Losing Weight

Many people attempt to lose weight and most are successful to some degree for a while, but after a year or so almost all are back to their original weight. Losing weight and staying thinner is clearly a difficult thing to do. Before starting on a slimming regime the subject should be sure that there is a need to lose weight, that there is sufficient motivation to do so and that it is understood that eating habits will have to be changed permanently and that circumstances will allow for this. Further, although losing weight may bring better health, better appearance, more comfort and improved job prospects, it will not necessarily bring happiness or cure all problems.

At the start of a slimming term a realistic target should be set and some degree of flexibility allowed for. Some people lose weight more easily than others. For most, there is no urgency to lose weight and a reduction of about 0.5 kg (1 lb week after the first four weeks can usually be achieved without causing much hunger or loss of muscle Power. of stored carbohydrate (glycogen) and its accompanying water, amount to about 4 kg, after which the fall in weight slows down. , which can be harmful and has no effect on the rate of loss of body fat. Diuretics should never be taken to reduce body weight.

Losing weight at a slow rate has two advantages. First, the reduction in food intake is small and most people can soon accomodate to it. Second, it enables the subject to get used to a new style of eating over a fundamental period and this new eating pattern can gradually and permanently replace the previous one. Body weight should be measured about once a week, using the same scales in the morning before eating or drinking and after emptying the bladder. Change in body water and in the weight of the contents of the gastro-intestinal tract can together cause a 0.5-1.0 kg variation each day even on a constant food intake. It may take a few weeks to find the amount of food needed for the rate of weight loss desired. The diet should be as varied as possible with only a little fried foods, fatty meat, full-fat cheese, biscuits, cakes, fat spreads, snack food and alcohol. Intake of fruit and vegetables should be increased.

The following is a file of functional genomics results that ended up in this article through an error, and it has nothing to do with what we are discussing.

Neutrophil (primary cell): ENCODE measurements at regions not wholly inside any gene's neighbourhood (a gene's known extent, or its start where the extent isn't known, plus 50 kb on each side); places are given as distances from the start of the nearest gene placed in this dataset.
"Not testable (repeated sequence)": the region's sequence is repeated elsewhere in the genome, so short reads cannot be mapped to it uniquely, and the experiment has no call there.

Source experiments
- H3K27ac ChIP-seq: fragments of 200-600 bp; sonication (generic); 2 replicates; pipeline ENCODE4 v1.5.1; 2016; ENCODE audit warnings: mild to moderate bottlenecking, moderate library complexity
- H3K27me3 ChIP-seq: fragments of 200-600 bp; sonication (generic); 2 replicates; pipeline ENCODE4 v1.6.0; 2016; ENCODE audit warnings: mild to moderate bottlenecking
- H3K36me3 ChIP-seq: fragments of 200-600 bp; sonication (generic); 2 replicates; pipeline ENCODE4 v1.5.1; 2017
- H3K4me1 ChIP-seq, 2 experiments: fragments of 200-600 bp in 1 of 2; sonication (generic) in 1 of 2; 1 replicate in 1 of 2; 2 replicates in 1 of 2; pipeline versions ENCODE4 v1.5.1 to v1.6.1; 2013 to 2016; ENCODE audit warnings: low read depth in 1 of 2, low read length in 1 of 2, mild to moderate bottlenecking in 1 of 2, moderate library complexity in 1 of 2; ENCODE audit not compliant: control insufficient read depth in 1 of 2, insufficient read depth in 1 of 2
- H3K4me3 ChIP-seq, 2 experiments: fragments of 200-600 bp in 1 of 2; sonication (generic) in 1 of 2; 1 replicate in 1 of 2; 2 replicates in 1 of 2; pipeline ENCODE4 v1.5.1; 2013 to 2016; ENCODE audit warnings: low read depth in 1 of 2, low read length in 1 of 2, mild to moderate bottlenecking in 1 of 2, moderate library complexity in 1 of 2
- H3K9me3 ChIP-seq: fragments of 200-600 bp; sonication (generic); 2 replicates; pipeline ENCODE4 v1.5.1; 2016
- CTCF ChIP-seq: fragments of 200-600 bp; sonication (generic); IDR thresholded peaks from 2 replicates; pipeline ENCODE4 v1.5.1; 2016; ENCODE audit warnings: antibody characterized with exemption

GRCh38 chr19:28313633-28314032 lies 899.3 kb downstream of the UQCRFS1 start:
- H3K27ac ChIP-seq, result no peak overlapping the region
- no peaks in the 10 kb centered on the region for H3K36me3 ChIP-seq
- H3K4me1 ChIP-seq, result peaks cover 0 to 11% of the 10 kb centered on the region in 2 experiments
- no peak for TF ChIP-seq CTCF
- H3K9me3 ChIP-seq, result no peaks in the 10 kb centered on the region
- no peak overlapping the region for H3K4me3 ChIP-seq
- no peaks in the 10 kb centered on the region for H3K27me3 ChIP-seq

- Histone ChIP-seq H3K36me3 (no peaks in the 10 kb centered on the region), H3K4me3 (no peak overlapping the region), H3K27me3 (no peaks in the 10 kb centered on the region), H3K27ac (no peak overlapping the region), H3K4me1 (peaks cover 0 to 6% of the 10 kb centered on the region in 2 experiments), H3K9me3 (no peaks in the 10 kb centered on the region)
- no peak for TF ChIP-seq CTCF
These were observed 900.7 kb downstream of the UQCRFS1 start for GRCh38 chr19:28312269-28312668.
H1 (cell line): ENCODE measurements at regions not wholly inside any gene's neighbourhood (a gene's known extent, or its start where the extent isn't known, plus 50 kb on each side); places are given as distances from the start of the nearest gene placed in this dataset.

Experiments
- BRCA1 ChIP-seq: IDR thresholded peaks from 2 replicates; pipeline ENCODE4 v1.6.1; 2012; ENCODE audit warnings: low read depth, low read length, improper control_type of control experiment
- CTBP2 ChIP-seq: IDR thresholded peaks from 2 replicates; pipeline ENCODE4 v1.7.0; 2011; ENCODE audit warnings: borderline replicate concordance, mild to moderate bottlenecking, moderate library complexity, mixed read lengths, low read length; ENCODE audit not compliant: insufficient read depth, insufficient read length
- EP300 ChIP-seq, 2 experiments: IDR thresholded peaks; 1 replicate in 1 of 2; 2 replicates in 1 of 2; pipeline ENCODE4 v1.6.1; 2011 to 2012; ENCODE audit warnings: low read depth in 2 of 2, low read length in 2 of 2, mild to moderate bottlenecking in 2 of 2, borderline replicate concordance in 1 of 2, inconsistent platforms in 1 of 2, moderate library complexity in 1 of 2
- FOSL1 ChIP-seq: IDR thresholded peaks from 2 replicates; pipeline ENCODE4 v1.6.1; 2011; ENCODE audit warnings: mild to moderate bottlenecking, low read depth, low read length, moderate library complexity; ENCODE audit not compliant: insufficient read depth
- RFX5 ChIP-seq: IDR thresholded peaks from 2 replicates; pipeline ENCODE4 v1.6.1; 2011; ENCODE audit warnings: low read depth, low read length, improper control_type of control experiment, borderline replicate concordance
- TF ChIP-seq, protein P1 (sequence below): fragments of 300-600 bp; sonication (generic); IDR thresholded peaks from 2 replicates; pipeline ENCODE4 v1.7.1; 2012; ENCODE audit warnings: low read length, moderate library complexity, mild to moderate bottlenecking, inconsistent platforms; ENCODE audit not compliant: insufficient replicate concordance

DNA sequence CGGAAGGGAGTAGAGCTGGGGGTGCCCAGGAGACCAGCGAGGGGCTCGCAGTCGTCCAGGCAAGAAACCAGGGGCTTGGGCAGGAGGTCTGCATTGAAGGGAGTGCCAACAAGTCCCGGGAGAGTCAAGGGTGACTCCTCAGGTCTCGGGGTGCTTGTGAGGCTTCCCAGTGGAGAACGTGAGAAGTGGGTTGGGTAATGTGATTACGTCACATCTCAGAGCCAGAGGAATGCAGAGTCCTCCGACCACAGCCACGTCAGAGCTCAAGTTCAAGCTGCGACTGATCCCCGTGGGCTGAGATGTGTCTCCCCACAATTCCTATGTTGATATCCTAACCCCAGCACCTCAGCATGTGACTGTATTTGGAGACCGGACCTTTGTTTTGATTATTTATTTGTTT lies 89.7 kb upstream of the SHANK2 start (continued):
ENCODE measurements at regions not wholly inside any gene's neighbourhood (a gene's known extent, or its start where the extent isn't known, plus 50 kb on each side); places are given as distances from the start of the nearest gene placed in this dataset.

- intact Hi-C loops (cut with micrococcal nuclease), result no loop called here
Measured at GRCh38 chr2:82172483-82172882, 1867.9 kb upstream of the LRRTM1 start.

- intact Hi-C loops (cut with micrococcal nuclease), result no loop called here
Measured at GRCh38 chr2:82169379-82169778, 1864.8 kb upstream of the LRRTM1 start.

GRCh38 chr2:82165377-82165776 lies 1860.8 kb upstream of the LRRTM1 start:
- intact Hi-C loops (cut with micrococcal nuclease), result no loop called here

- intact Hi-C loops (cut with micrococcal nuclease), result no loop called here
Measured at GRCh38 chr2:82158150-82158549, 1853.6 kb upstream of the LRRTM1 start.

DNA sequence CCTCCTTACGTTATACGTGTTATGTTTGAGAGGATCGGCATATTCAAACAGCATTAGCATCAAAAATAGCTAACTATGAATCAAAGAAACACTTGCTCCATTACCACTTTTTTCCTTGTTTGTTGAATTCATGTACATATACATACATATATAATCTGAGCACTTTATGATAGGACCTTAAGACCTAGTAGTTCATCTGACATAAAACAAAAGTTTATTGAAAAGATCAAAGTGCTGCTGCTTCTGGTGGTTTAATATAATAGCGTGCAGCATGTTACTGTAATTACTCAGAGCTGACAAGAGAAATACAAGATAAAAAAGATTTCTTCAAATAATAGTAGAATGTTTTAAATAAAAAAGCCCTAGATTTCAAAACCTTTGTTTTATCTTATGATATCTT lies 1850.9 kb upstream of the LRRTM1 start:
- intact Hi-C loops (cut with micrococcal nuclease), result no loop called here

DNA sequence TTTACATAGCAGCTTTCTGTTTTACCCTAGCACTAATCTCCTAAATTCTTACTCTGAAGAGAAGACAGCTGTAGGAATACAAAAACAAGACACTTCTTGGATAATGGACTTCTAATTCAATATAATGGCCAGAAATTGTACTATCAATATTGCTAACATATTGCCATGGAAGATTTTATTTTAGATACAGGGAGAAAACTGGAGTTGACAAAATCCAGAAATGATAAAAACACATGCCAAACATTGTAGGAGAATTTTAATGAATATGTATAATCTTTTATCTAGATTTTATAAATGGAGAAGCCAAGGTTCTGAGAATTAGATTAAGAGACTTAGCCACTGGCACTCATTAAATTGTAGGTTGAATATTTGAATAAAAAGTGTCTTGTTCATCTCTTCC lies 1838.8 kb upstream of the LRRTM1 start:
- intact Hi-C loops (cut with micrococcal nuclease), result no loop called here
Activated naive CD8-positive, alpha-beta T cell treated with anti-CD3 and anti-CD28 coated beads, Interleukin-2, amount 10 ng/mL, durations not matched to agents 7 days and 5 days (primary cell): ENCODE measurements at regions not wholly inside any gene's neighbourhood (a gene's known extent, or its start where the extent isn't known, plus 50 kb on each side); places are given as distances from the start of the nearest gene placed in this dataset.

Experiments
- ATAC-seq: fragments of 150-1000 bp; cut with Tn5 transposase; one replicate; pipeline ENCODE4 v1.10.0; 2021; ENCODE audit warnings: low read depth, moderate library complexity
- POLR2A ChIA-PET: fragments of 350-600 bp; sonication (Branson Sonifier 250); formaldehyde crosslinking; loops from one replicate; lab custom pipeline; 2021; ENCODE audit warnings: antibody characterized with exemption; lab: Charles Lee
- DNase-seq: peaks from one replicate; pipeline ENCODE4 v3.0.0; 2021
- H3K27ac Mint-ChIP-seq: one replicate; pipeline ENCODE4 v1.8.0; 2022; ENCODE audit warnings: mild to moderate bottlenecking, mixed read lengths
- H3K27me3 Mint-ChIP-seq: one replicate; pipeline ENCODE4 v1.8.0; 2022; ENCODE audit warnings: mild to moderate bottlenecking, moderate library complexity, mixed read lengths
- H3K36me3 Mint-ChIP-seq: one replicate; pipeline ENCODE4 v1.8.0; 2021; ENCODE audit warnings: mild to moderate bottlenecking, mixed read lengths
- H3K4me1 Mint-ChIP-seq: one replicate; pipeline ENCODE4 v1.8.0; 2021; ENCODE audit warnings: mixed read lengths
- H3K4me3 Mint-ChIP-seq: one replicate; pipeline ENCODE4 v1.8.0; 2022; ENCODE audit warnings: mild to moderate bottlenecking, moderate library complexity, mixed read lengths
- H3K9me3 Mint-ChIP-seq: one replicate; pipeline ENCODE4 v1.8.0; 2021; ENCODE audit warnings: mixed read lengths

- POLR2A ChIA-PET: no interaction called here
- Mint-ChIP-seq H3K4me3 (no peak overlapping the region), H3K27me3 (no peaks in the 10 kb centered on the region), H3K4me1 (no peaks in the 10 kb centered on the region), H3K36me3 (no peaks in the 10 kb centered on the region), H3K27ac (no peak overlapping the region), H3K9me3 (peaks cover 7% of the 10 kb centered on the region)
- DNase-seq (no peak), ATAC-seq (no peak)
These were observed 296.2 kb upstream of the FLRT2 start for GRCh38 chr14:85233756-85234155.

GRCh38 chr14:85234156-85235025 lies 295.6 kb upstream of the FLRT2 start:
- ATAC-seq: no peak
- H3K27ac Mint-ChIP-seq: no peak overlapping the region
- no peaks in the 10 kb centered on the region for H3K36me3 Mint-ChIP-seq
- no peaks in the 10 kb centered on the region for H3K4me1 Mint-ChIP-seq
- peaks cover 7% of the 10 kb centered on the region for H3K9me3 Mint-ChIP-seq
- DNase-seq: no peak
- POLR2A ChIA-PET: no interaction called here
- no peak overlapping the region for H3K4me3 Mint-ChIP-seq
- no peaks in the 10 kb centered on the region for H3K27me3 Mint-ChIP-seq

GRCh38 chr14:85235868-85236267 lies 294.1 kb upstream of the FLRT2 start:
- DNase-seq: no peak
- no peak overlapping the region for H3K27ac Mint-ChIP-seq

Diets designed to achieve rapid loss of weight can be dangerous and do not teach a satisfactory eating habit. Unlike the small small effect that losing weight slowly has on general well-being, the debilitating effect of rapid weight loss can be very marked. People taking only about 1800 kcal / day, which is near the resting metabolic rate, have a fall in metabolic rate, a fall in the pulse rate, a decrease in general activity and a decrease in tolerance to cold. All these changes are attempts by the body to conserve energy and result in a reduction of the rate of weight loss. In addition, a much reduced energy intake may produce a constant anxiety about food, irritability, lack of interest in everyday things and some degree of depression. These mental changes may persist for months after normal eating is resumed.

If, during dieting, much exercise is taken, muscles may hypertrophy, so that although fat is being lost, body weight may not be declaring very much. An inactive diet may show greater weight loss but the very active person will probably be much fitter.

People only mild overweight (body mass index 25-27) may find that the small advantages of their losing weight are not worth the effort of dieting and will very likely be better off doing nothing. This is especially so for the elderly.) Per body mass index greater than 35 needs specialist advice immediately at an obesity clinic. In addition to being obese there are very likely medical problems requiring caring.

There are no such things as slimming foods: all foods will result in overweight if enough is ateen. No food can make you thinner. Pills and preparations to lose weight should never be taken except on medical advice.

Source by Istrate Marius

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